Renée LaReau | May 3, 2017
Scott Appleby, professor of history and the Marilyn Keough Dean of the University of Notre Dame’s Keough School of Global Affairs, will receive an honorary degree May 6 from Saint Xavier University in Chicago. He also will deliver the commencement address to graduates of Saint Xavier’s College of Arts and Sciences.
Appleby is a scholar of global religion who has been a member of Notre Dame’s faculty since 1994. He graduated from Notre Dame in 1978 and received his master’s and doctorate degrees from the University of Chicago. His research examines the ways in which religious movements and organizations shape, and are shaped by, national, regional and global dynamics. He co-directs Contending Modernities, a major multi-year project to examine the interaction among Catholic, Muslim and secular forces in the modern world.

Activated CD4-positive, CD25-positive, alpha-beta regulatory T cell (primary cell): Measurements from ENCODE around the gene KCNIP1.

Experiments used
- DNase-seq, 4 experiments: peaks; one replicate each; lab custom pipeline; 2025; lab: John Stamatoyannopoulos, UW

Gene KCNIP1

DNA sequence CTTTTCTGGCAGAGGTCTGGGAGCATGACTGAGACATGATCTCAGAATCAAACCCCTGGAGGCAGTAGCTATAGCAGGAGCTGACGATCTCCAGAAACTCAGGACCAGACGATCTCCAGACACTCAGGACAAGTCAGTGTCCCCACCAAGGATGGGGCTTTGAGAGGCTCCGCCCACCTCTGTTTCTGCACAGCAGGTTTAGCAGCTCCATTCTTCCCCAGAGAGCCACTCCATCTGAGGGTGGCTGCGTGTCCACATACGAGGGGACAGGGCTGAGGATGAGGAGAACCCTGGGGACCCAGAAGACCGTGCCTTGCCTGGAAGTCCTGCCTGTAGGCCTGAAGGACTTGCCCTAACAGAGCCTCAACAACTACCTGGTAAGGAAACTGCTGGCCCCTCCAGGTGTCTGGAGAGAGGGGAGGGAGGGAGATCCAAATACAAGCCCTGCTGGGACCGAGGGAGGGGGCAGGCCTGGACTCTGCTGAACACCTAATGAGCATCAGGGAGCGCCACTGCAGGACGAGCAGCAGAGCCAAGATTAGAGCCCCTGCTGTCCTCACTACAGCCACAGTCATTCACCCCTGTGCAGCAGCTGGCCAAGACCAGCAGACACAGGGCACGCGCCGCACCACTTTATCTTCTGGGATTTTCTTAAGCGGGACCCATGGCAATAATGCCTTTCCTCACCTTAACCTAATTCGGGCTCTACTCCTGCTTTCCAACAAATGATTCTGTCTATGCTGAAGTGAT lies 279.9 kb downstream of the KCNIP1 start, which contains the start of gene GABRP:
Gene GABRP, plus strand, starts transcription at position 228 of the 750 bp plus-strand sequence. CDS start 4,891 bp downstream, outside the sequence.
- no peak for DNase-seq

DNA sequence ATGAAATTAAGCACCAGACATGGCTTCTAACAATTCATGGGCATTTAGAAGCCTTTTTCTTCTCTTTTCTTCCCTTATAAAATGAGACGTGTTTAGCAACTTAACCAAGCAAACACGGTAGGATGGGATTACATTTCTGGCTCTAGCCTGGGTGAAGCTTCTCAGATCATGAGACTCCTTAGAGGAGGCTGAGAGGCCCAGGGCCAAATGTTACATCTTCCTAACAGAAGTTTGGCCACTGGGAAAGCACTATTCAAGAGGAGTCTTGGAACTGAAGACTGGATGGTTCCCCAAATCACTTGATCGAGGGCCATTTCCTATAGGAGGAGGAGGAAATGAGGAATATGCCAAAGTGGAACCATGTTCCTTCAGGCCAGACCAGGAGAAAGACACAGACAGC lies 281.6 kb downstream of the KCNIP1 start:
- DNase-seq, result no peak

Appleby co-chaired the Chicago Council on Global Affairs’ Task Force on Religion and the Making of U.S. Foreign Policy, which in 2010 released the influential report “Engaging Religious Communities Abroad: A New Imperative for U.S. Foreign Policy.” From 2000 to 2014, he served as the John M. Regan Jr. Director of Notre Dame’s Kroc Institute for International Peace Studies. In 2014 he was appointed the Marilyn Keough Dean of the Keough School — Notre Dame’s first new college or school in nearly a century — which will open its doors to students in August.
From 1988 to 1993, Appleby was co-director of the Fundamentalism Project, an international public policy study conducted by the American Academy of Arts and Sciences. He is the author or editor of 15 books, including the widely cited volumes of “The Fundamentalism Project” (co-edited with Martin E. Marty and published by the University of Chicago Press) and “The Ambivalence of the Sacred: Religion, Violence and Reconciliation.” He is a fellow of the American Academy of Arts and Sciences and of the American Academy of Political and Social Sciences, and he is the recipient of three other honorary degrees, from Fordham University, Scranton University and St. John’s University in Collegeville, Minnesota.